- Historic Sites
101 More Things Every College Graduate Should Know About American History
You Asked for It
December 1987 | Volume 38, Issue 8
Invented by Wallace Hume Carothers, head of the Du Pont experimental station, in 1937. Nylon stockings came on the market in 1940; they were so popular that Du Pont sold sixty-four million pairs that year. Carothers and his associates at Du Pont also invented the synthetic rubber neoprene.
The system of transmitting sound patterns by varying the frequency of the carrier wave rather than its amplitude (AM), invented by Edwin H. Armstrong in 1933 but not developed widely until after World War II.
Invented in 1953 by Robert Abplanalp (better known for his friendship with Richard Nixon).
98 Permanent Wave.
Invented by Karl Ludwig Nessler, a German-born hairdresser, who over a period of years ending in the mid-1920s perfected machines for making hair more porous so that it would absorb moisture. Moist hair holds a curl longer than dry hair, but not, of course, permanently.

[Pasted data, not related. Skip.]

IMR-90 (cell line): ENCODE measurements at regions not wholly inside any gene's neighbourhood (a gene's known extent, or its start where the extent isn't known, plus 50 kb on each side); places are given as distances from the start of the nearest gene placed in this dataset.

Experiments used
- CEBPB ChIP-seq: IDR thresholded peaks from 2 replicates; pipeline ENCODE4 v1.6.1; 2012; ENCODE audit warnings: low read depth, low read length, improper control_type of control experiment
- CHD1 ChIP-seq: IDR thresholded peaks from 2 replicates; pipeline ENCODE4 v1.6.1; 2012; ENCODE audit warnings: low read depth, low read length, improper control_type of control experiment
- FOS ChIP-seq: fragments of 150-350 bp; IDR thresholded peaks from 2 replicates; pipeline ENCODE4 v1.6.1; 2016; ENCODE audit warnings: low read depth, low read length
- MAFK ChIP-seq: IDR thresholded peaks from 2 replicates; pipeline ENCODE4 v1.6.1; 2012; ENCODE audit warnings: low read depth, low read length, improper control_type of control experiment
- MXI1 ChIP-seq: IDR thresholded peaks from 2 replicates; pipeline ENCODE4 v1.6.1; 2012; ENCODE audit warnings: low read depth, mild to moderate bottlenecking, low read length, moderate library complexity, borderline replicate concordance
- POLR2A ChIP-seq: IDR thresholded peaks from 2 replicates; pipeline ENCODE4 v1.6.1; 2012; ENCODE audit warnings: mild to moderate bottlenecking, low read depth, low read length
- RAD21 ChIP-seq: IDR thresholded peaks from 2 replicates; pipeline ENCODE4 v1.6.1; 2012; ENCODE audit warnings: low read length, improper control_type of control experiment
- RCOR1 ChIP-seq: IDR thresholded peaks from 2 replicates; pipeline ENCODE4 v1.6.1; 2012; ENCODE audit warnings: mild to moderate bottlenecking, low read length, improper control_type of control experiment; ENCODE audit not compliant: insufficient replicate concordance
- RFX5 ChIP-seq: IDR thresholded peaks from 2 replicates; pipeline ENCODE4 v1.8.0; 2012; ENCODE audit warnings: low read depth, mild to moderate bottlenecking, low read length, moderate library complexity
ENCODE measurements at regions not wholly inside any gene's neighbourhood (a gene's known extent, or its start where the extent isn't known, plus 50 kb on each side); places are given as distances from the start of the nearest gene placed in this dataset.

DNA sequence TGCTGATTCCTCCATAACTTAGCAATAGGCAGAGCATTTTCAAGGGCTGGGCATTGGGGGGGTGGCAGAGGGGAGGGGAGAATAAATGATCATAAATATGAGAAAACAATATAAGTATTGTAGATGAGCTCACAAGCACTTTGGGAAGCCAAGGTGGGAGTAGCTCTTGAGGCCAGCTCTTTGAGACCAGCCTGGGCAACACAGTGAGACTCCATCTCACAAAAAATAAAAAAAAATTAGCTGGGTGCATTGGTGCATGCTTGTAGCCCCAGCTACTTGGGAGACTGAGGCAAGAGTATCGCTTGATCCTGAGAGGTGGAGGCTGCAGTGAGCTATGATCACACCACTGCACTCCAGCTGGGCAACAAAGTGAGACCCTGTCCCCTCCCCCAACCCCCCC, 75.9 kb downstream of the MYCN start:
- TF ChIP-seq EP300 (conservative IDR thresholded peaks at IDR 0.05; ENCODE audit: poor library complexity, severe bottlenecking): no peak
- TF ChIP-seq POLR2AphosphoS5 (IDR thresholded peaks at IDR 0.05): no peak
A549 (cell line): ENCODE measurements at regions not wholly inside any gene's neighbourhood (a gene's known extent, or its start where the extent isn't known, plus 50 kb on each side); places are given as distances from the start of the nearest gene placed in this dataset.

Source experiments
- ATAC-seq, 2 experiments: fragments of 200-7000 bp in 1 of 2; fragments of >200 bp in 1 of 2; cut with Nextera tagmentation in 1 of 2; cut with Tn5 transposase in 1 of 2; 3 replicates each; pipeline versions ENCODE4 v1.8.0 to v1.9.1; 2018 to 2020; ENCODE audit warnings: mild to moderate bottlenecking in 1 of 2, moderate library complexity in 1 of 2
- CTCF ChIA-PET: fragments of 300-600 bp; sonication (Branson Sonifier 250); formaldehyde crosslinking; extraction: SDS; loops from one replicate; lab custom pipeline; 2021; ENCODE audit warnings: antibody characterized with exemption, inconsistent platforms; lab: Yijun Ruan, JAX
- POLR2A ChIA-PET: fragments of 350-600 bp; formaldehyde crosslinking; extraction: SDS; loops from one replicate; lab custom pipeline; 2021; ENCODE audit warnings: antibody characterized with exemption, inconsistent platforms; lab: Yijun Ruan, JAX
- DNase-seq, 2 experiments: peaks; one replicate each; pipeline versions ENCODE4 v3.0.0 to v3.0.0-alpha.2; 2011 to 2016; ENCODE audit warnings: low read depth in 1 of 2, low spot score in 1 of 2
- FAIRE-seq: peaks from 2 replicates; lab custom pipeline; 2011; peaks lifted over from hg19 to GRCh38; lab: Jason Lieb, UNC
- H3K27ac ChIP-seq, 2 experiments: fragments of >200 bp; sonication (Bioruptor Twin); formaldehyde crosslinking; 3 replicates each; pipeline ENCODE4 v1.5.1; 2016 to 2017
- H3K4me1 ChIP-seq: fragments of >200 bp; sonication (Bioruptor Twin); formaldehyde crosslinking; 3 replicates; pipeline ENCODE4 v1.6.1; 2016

Invented in the 1950s by Gregory Pincus, who produced Enovid, the first “pill,” by combining synthetic progesterone and estrogen.
100 Quick-frozen foods.
Invented by Clarence Birdseye, who first experimented with the concept while he was a fur trader in Labrador before World War I. Birdseye invented the term quick-freeze and sold his patents in 1929.
THE INVENTION THAT WASN'T
In the 1870s George B. Seiden had developed detailed designs for a “horseless carriage,” powered by a gasoline engine and complete with an ignition system, a clutch, brakes, and other details. He never built even a prototype for such a machine, apparently because he was unable to obtain financing. Nevertheless, in 1895 he was issued a patent for a “road engine.” He assigned his patent to the Association of Licensed Automobile Manufacturers, and for many years this group licensed the actual manufacturers of cars, charging a small royalty. Henry Ford, however, refused to recognize the Seiden patent, and in 1911, after a complicated legal battle, a US. circuit court decided in Ford’s favor.